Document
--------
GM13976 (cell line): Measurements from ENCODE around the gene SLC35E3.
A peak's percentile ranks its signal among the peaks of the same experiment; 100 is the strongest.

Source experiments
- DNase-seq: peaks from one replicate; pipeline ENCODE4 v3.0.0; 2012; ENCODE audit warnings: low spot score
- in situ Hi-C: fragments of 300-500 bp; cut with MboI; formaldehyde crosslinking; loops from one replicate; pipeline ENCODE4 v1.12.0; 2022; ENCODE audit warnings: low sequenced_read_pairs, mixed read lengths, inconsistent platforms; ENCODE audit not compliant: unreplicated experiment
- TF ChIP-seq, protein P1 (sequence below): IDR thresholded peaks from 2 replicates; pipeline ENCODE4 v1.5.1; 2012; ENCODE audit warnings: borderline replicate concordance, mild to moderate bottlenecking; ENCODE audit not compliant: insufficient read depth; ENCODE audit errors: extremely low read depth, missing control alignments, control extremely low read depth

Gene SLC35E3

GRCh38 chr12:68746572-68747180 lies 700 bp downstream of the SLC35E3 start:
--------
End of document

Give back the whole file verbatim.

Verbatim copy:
GM13976 (cell line): Measurements from ENCODE around the gene SLC35E3.
A peak's percentile ranks its signal among the peaks of the same experiment; 100 is the strongest.

Source experiments
- DNase-seq: peaks from one replicate; pipeline ENCODE4 v3.0.0; 2012; ENCODE audit warnings: low spot score
- in situ Hi-C: fragments of 300-500 bp; cut with MboI; formaldehyde crosslinking; loops from one replicate; pipeline ENCODE4 v1.12.0; 2022; ENCODE audit warnings: low sequenced_read_pairs, mixed read lengths, inconsistent platforms; ENCODE audit not compliant: unreplicated experiment
- TF ChIP-seq, protein P1 (sequence below): IDR thresholded peaks from 2 replicates; pipeline ENCODE4 v1.5.1; 2012; ENCODE audit warnings: borderline replicate concordance, mild to moderate bottlenecking; ENCODE audit not compliant: insufficient read depth; ENCODE audit errors: extremely low read depth, missing control alignments, control extremely low read depth

Gene SLC35E3

GRCh38 chr12:68746572-68747180 lies 700 bp downstream of the SLC35E3 start: